Bladder Cancer

Diseases list > Bladder Cancer

The urine excreted by the body on an interval is being stored inside the urinary bladder. Shaped like a little balloon, this organ is situated near the pelvis. Cancer in this part of the body does have a high survival chance as long as it is detected early. But once it has metastasized to other organs, then treating it would be a really tall order. This type of cancer has a higher occurrence rate among among elderly people - particularly those who are above 73 years. Surprisingly, the biggest bladder cancer risk factor is smoking. Toxic chemicals and drugs are not far behind.

What Are The Early Symptoms?

Normally, signs and symptoms of bladder cancer are not evident during the disease’s early stages. It is only by the time that the manifestations become apparent that the cancer has probably spread. Initial signs of bladder cancer include Hematuria (blood in the urine), darker discoloration of the urine, and positive blood upon urinalysis. Less definitive findings may include pelvic pain, Oliguria (low urine output), and Dysuria (pain during urination). 

Bladder Cancer

How Does It Come About?

On the other hand, cancer is a disease brought about the by an abnormal cell and DNA growth rate of a specific organ. This process is called metastasis. Studies conducted by scientists show that genetics plays an important role in the occurrence of bladder cancer given that this type of cancer is one of the rarest. Generally, cigarette smoking and toxins brought about by food chemicals also contribute to cancer risks. During normal cellular function, cells divide in an orderly and rhythmic manner since it is being partly controlled by healthy DNA. When cell division becomes way too fast, chaotic,  and uneven, this is the time when cancer takes place.

Aside from the general ones, other bladder cancer risk factors include age, gender, race, an exposure to radiation, previous history of chemotherapy, arsenic exposure, and chronic inflammation of the bladder. It was also recently discovered that most bladder cancer patients also happen to be chronic cigarette smokers. And by chronic, that means 15 years or more. Another interesting bladder cancer statistic is white males who are above the age of 55 possess the greater risk. This can be further triggered if they have previously been exposed to toxic chemicals.

How Can It Be Diagnosed?

In order to diagnose bladder cancer, a thorough physical examination is performed. This exam may also include a rectal or vaginal internal examination. Additional tests may follow, including urinalysis, Cystoscopy (endoscopic visualization of the bladder), intravenous Pyelogram (X-ray with Radiopaque dye insertion), bladder biopsy, a chromosomal abnormality test, and a tumor detector test. If the presence of cancer is positive or confirmed, a series of staging tests will be performed to determine the extent of the disease process. This also helps determine how aggressively or passively the cancer should be treated.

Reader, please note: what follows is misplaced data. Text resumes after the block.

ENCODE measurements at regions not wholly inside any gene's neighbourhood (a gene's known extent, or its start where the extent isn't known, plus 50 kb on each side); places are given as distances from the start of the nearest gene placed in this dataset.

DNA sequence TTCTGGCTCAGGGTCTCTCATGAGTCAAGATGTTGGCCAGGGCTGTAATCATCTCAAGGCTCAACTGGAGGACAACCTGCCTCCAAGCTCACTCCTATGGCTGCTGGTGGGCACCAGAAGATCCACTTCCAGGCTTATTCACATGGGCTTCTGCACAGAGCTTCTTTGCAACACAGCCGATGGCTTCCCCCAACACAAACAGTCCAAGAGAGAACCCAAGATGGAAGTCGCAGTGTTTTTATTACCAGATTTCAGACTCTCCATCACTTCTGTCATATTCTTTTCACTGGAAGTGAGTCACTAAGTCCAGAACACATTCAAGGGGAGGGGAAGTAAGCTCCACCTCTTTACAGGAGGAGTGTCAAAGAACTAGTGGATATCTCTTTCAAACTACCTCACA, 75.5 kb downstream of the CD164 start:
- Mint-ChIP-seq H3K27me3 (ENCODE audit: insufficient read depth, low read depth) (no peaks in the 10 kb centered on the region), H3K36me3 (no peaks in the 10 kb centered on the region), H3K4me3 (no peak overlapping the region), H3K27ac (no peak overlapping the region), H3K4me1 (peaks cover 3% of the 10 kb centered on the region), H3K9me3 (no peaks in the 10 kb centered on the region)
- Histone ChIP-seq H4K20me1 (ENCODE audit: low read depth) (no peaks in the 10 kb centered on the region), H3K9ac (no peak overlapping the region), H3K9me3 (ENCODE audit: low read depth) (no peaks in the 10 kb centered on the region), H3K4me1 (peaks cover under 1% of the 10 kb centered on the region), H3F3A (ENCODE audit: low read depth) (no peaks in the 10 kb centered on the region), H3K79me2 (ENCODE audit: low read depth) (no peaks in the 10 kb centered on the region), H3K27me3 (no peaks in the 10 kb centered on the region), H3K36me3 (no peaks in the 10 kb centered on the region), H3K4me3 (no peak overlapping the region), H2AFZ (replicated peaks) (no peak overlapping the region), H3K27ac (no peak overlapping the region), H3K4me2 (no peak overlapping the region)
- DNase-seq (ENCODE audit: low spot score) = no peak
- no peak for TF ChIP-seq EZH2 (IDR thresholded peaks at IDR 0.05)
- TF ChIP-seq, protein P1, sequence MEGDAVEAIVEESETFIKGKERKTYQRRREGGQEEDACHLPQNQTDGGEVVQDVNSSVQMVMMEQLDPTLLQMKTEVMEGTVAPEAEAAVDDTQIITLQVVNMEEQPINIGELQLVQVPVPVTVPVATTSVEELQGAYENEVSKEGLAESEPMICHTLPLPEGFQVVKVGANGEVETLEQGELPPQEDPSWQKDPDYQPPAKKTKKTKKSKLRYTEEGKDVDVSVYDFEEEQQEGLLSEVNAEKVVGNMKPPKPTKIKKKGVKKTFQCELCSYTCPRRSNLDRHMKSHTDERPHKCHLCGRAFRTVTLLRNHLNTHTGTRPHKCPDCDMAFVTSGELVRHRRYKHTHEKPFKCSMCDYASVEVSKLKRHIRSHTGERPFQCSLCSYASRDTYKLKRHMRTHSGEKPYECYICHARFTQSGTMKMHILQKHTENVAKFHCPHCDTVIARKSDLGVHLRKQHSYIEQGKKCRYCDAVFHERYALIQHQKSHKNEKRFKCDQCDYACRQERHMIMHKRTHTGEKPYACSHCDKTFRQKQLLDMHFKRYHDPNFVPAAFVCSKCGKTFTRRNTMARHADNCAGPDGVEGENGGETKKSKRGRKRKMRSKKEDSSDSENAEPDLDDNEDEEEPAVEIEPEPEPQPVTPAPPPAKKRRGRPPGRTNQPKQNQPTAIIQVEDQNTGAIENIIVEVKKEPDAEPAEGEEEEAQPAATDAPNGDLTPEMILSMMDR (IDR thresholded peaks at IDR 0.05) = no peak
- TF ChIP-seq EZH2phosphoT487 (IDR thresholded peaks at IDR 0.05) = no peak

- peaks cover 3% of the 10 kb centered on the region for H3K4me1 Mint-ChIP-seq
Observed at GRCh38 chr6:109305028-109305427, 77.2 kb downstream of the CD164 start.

A plethora of complications may arise when suffering from bladder cancer. All of these require immediate medical intervention. They are anemia, urinary incontinence, and blockage of the ureters. The doctor’s responsibility will be to give temporary or permanent relief to the urinary incontinence.

What Are Necessary Treatments Should Be Done?

Constant interaction between between patient and therapists is extremely vital during cancer treatment. The cancer team is usually made up of the oncologist and a urologist, a doctor specializing in urinary system conditions. During surgery, removal of the cancerous cells as well as a small portion of the bladder may be done. This treatment plan is only applicable to those patients who had their cancer detected early enough. A huge part of the bladder will still remain cancer-free at that point.

In much more complex situations, the complete removal of the bladder may be done. Bladder reconstruction may also take place. During this extensive surgical procedure, a portion of the urethra will be removed together with the lymph nodes. The patients’ capability to have sex and urinate are compromised during the completion of this procedure so it is never used as the first treatment option.

As with most cancers, chemotherapy and radiation therapy are the two most prescribed treatment regimes. This is regardless of the stage of the cancer. This increases the possibility of leaving no cancer cells are left behind untreated even after surgery. One method to help prevent the recurrence of bladder cancer is by Biological Therapy. This process involves the injection of same vaccine used to counteract tuberculosis. The vaccine then triggers the immune system to combat any cancer cells that are attempting to return.

The most challenging part of bladder cancer that the patients have to endure is trying to cope with having a Urostomy bag attached to them. These bags do not leak and can be hidden under any loose clothing. But that does not stop most patients from feeling uneasy and insecure when “carrying” the bag around. This is why counseling should most likely be done since the fear of leakage will most likely be present. As a result, the fear of leaving the house is a common thing. The patients’ family and friends (collectively referred to as the “support system”) should actively participate during this process.


Adriamycin, Becenun, Bicnu, Cytoxan, Carmubris, Carmustin, Cytarabine, Trexall, Epirubicin, Platinol, Filgrastim, Fulvestrant, Mutamycin, Idarubicin, Thioplex, Ondansetron, Neosar, Vepesid

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